Visit Aidan Hart Sacred Icons, Aidan Hart Mosaics, and Aidan Hart & Co Church Furnishers.  

Orthodoxy in Dialogue is committed to providing a forum for a diversity of viewpoints in order to facilitate the free exchange of ideas. Our decision to publish any given article implies neither our agreement not disagreement, in whole or in part, with the opinions expressed therein.

Thursday, 15 March 2018


Judica me Deus -Introit

Reading 1 JER 31:31-34

The days are coming, says the LORD, 
when I will make a new covenant with the house of Israel and the house of Judah.  It will not be like the covenant I made with their fathers the day I took them by the hand to lead them forth from the land of Egypt; for they broke my covenant, and I had to show myself their master, says the LORD.

But this is the covenant that I will make with the house of Israel after those days, says the LORD.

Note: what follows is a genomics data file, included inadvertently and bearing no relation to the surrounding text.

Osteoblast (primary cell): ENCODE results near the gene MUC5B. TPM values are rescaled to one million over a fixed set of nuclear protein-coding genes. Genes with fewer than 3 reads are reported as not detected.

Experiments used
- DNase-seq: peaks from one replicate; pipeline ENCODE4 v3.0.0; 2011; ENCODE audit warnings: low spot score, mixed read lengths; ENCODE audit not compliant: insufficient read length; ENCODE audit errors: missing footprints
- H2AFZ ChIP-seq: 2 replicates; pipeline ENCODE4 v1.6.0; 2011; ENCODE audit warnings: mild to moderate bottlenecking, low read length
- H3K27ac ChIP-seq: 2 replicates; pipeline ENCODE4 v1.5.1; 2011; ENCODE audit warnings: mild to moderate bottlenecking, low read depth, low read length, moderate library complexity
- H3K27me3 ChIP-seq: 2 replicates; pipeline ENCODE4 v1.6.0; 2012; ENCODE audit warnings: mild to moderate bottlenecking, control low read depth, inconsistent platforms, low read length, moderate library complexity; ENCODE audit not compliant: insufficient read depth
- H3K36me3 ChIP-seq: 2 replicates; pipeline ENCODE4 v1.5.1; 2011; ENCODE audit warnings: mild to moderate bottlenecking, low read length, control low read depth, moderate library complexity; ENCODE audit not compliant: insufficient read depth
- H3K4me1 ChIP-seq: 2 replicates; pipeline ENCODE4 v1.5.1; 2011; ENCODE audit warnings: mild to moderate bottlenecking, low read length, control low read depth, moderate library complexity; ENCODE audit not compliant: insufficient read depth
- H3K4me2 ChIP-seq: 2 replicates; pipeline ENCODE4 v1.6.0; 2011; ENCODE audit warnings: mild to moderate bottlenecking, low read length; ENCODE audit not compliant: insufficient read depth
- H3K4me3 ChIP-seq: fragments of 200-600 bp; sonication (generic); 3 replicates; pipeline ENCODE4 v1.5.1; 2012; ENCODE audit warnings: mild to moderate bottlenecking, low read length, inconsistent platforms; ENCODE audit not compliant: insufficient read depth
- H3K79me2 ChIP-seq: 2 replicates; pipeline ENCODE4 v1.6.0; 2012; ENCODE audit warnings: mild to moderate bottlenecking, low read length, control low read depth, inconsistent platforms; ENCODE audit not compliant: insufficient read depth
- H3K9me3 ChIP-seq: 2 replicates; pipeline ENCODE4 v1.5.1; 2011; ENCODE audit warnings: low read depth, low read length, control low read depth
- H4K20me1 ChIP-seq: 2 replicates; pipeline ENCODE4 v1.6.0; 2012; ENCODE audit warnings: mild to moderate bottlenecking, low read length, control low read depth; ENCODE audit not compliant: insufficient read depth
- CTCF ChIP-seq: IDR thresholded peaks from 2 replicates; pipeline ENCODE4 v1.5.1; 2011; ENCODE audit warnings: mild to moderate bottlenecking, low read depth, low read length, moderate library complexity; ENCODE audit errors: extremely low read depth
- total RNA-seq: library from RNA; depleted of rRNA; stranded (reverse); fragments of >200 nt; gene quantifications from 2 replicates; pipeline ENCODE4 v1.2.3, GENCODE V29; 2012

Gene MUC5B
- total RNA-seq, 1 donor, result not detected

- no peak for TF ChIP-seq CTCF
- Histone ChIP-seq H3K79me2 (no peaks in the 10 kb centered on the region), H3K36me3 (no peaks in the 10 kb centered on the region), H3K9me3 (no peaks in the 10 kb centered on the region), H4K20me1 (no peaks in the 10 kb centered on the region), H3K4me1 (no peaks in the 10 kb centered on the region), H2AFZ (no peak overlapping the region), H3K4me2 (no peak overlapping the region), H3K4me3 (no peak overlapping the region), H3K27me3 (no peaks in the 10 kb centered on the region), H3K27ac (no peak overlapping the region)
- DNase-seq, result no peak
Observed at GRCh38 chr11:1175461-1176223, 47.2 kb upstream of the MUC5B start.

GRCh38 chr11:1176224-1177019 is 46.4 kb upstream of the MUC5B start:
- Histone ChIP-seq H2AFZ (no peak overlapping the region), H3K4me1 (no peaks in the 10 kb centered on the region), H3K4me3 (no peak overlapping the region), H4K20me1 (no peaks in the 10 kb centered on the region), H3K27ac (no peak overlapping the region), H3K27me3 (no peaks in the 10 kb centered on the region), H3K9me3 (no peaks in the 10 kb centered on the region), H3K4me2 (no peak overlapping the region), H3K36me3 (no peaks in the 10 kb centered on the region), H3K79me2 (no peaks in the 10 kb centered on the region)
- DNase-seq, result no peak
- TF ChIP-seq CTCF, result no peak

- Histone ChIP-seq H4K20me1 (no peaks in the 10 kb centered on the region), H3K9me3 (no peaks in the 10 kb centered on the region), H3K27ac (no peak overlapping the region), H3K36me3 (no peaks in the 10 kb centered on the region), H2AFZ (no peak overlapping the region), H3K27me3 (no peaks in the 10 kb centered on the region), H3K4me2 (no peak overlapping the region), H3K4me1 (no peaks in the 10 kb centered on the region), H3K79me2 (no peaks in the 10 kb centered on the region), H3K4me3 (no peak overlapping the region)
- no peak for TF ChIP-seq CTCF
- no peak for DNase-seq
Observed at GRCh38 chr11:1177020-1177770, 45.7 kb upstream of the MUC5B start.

The Characteristics of the New Covenant:
a) I will place my law within them and write it upon their hearts; (I do not live but Christ lives in me.)
b) I will be their God, and they shall be my people. (Christ as Temple and Sacrifice.)
c) No longer will they have need to teach their friends and relatives how to know the LORD. All, from least to greatest, shall know me, says the LORD, (He who eats my body and drinks my blood, I shall live in him and he in me)
d) for I will forgive their evildoing and remember their sin no more.  (This is the year of the Lord's favour.)

Confitebor tibi Domine-Offertory

Reading 2HEB 5:7-9

In the days when Christ Jesus was in the flesh, he offered prayers and supplications with loud cries and tears 
to the one who was able to save him from death, and he was heard because of his reverence.

Son though he was, he learned obedience from what he suffered; and when he was made perfect, he became the source of eternal salvation for all who obey him.